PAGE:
Years ago, I learned you have a choice; trust until someone crosses you or doubt until someone proves that they are worthy of your trust. I was part of a team building event with a consulting group, S3 Consulting Solutions. The lead consultant, Steve educated us on this concept of how different people approach life, relationships, decisions, etc. Nirvana is when everyone can trust that people are coming from a good place. I chose to be an optimist and trust people first. This is a core tenant when I am building a team. This pairs well with my philosophy of believing that no one wakes up with bad intent (check out my prior blog on this topic). If you can believe that people are inherently good and mean well, then taking the stance to trust first can prove to quickly build a relationship that can grow stronger from there. Therefore, as I continue to interact with people, it is not about proving whether trust can be earned, but rather ensuring that it is maintained. “Fool me once, shame on you; fool me twice, shame on me”
Trust within a team or relationship is essential and the earlier you can establish it the better. It will eliminate cycles of ‘testing’ or ‘proving’ yourself. Working from a state of trust, you can speak openly and drive productivity rather than assigning blame. Steve and team also taught us that it is best to quickly call someone out if you feel that they betrayed your trust, if they did not live up to an agreement. Rather than reverting to doubt or skepticism, you walk a mile in their moccasins, better understand their intent and remain at a level of trust to move forward.
I have learned that a weakness of mine is not working well with people that come from an initial state of distrust. Have you ever worked with someone that often second guessed you? Needed to have the data to back up your statements? Questioned everything? To me, that is exhausting. Because I come from a state of trust first, I struggle to understand where they are coming from. I have since been working to appreciate why someone comes from that place of fear or distrust and do my best to provide them the information and evidence they need to be able to trust. I am working hard to not take it personally, by walking a mile in their moccasins and appreciating what they need.
5. Loyalty is returned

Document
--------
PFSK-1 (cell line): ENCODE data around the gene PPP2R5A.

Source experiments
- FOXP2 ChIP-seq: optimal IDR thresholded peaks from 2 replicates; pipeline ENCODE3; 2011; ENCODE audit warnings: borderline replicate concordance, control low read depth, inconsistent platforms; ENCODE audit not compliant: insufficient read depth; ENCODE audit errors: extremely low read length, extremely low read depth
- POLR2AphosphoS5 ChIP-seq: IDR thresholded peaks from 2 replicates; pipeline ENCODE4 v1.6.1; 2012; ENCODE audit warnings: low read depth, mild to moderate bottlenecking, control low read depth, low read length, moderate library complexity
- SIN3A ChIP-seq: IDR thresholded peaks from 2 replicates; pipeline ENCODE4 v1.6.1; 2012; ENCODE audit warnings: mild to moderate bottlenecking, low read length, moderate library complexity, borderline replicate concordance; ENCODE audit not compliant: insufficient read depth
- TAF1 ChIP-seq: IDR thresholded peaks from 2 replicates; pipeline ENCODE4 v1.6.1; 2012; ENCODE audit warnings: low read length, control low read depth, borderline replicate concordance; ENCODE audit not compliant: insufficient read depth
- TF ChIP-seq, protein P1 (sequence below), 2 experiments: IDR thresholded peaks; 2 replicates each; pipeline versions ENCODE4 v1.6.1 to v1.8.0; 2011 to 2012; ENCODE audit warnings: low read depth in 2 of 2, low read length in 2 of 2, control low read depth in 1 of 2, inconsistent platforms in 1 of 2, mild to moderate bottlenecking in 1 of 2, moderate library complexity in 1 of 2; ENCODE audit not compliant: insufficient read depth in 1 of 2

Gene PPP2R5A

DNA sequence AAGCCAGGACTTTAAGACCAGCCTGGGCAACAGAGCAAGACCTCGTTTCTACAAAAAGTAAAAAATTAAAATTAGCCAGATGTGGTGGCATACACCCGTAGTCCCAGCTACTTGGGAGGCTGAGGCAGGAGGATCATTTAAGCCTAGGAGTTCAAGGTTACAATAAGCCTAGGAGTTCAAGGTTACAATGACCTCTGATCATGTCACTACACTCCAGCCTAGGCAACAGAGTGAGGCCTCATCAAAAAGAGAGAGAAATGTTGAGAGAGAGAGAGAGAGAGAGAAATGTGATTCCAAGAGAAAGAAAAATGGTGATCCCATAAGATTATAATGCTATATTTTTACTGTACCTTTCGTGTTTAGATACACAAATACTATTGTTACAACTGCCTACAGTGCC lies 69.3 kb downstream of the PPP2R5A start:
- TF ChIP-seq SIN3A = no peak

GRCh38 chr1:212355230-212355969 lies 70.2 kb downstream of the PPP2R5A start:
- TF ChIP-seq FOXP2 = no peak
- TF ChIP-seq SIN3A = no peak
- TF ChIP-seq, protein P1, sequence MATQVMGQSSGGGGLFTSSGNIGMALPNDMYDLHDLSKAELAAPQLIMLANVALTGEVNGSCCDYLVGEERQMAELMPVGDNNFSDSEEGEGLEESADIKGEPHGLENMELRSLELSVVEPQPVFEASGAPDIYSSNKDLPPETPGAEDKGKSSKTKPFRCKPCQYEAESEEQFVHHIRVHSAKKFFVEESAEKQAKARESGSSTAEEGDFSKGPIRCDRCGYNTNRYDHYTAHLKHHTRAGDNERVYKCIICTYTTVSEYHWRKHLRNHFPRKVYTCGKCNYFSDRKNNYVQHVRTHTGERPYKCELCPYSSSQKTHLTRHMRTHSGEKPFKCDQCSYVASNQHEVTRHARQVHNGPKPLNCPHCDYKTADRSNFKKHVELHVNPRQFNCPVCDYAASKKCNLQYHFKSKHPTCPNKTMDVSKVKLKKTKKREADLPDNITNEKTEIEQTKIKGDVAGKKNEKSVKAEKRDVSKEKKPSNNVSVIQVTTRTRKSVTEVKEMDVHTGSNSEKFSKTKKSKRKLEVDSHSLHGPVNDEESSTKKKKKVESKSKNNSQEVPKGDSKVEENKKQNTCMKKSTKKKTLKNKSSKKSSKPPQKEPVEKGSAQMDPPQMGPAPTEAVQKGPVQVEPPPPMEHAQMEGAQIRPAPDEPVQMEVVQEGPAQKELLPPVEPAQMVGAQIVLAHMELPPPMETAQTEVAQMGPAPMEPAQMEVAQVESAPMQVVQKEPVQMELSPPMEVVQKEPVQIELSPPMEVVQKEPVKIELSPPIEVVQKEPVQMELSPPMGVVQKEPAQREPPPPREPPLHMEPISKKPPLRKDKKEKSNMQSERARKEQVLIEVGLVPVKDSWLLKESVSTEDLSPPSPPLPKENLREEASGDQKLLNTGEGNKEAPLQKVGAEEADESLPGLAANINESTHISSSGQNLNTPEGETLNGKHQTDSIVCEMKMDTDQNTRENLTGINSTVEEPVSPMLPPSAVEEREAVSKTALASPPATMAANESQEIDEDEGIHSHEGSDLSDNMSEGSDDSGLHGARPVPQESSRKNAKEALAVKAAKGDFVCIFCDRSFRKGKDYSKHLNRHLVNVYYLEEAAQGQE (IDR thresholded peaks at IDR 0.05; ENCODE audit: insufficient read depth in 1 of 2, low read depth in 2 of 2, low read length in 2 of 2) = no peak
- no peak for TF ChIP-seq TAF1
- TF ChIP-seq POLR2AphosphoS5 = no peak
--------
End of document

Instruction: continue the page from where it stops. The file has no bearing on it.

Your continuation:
Just as I felt that we needed to add hard work at the beginning to start a path towards respect, I believe another element critical to building loyalty is being able to articulate the WHY. When you can share your passion, your vision, your belief system, your values which make up WHY you are doing something, it helps people understand the underlying rationale. People inherently want to believe in something. They want to believe in you. By explaining WHY you are doing it allows people to trust. It will even help people overlook a mistake, trust even though there is no evidence to support a decision, or accept a gut feel. When someone can understand WHY you are doing something, trust your intentions, believe you are always honest, and respect your hard work you have laid the foundation of loyalty.
This is why loyalty can take time. Loyalty will not be returned based upon words alone. Continuous actions, supporting those words is what builds loyalty. I believe actions often undercut a person or company’s desire to create a loyal relationship. If you say honesty is a core principle, but then reward someone for lying, people will quickly know these are only words. If you tell your child that it is important to always be on time, and then you show up late for soccer practice, it is your actions that will be remembered.
What is the value of loyalty?
My father has another phrase he would say often that sticks in my head, “One ‘aw s**t’ wipes away all the ‘atta boys’.” I believe that loyalty is when the ‘atta boys’ can override any ‘aw s**t’ that may happen. There is nothing better than being in a loyal relationship, which is a two-way street. When trust is in abundance you can spend your time looking forward and making things happen. Otherwise, you spend your time living in fear, waiting for the other shoe to drop, refusing to be open and vulnerable, trying to grab your share before someone else and overall being miserable. My goal is loyalty all around.
May this inspire you to be loyal to your friends, family and colleagues and receive that loyalty in return.
Loyalty and friendship, which is to me the same, created all the wealth that I’ve ever thought I’d have. – Ernie Banks